Texas State Rep. Ray Lopez (D) has proposed legislation that would require professionals who work with children in foster care to undergo trauma-informed care training, including state attorneys who work on child welfare cases, judges who preside over these cases and attorneys ad litem for children in child protection cases.
It would require additional trauma-informed care training for some employees of the Texas Department of Family and Protective Services (DFPS), like caseworkers and their supervisors. The legislation would also establish a trauma-informed care task force and require DFPS to appoint at least two trauma-informed care coordinators in each department region.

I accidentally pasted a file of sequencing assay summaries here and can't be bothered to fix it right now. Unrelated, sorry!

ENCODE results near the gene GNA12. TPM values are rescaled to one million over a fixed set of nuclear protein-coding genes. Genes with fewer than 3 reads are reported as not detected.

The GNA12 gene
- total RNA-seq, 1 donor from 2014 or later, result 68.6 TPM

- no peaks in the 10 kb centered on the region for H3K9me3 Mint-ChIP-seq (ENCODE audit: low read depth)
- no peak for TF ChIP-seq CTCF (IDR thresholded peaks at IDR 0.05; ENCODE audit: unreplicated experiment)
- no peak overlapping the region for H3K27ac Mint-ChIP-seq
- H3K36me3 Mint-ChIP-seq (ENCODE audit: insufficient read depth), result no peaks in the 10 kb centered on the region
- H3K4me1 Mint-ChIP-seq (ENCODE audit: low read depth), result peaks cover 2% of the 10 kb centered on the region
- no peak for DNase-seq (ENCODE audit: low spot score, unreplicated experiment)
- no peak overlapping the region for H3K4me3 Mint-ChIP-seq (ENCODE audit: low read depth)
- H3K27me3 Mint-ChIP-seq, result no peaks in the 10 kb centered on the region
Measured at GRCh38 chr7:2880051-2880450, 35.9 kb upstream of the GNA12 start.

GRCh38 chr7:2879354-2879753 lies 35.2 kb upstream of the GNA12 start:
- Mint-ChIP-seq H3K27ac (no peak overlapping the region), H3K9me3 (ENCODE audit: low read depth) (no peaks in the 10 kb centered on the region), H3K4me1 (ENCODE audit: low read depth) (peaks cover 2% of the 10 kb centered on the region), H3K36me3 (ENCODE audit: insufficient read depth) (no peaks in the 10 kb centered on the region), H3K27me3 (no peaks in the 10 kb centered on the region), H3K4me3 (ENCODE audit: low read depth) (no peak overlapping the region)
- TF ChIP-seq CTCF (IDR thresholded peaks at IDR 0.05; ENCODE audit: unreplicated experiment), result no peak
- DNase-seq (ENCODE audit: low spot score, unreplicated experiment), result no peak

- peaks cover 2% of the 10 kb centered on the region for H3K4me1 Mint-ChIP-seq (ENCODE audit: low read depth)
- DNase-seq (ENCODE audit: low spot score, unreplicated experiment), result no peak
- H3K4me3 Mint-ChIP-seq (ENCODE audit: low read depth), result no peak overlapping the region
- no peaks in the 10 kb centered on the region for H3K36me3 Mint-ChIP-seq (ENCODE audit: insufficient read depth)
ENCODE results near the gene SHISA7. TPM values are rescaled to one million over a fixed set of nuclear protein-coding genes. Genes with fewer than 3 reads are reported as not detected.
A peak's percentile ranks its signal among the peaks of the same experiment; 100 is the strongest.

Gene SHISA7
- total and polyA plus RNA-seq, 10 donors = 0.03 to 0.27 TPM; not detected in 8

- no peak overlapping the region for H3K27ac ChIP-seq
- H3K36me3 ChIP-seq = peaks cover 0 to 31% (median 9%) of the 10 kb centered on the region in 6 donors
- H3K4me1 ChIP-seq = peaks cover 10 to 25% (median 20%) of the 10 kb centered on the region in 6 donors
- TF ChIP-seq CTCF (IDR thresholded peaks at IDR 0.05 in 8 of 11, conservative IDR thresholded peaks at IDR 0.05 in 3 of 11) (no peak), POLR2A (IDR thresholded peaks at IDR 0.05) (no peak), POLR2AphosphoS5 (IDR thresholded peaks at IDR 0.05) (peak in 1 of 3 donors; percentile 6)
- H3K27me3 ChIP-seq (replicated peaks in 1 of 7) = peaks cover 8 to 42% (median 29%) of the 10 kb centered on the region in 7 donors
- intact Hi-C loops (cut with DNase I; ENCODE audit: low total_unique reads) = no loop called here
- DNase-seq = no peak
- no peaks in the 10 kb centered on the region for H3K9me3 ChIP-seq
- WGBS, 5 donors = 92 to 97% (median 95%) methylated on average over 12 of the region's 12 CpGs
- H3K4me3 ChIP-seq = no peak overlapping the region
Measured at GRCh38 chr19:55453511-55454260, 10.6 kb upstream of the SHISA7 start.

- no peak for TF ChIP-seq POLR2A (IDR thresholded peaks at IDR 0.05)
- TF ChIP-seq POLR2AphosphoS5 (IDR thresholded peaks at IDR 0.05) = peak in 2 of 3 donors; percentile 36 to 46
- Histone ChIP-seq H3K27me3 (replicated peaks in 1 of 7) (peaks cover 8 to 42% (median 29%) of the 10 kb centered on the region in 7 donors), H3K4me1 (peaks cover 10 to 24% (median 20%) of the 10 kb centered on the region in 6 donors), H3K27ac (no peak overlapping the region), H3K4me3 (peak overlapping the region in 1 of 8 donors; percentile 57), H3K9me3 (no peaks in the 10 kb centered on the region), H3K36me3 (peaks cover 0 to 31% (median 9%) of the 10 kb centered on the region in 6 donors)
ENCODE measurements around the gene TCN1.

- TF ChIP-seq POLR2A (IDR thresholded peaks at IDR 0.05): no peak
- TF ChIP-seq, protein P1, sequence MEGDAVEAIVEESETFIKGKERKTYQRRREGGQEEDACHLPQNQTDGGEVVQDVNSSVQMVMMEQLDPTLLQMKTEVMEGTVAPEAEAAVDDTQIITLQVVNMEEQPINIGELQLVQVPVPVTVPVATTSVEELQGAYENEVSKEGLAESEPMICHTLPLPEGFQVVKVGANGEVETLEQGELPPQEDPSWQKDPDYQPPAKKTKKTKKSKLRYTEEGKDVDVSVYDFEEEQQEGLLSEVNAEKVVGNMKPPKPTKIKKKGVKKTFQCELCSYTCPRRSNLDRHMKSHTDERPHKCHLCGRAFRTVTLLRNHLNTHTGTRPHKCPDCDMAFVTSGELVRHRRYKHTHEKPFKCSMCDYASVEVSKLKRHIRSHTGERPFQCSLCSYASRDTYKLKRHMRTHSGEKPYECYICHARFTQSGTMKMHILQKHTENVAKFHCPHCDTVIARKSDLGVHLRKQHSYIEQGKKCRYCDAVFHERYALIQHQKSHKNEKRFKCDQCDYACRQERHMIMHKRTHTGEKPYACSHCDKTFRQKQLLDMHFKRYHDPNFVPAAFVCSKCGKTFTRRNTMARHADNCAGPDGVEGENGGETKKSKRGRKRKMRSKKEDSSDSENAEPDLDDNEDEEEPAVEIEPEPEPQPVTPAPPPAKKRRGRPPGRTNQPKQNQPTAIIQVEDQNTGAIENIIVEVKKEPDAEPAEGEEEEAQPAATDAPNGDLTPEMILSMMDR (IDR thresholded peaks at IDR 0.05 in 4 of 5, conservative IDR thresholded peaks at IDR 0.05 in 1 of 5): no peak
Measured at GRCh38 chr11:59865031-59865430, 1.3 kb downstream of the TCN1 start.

“When the trauma-related needs of children and families are properly identified and addressed, the well-being of those children and families are vastly improved,” Lopez said. “We need to provide an environment of connection, safety and trust with others for our suffering kids.”
Similar legislation was introduced in 2019 by a Republican lawmaker and received bipartisan support, but failed to reach the governor’s desk. Lopez hopes it will receive a higher priority in 2021, but some aren’t sure that legislation is the best way to increase education about trauma in the state.
In 2017, the Supreme Court of Texas Permanent Judicial Commission for Children, Youth and Families launched a statewide collaborative on trauma-informed care made up of child welfare experts, advocates, judges, attorneys and representatives from multiple state agencies. The group published a blueprint in 2019 outlining steps to transform the child welfare system in Texas into one that provides trauma-informed care to the children and families it serves.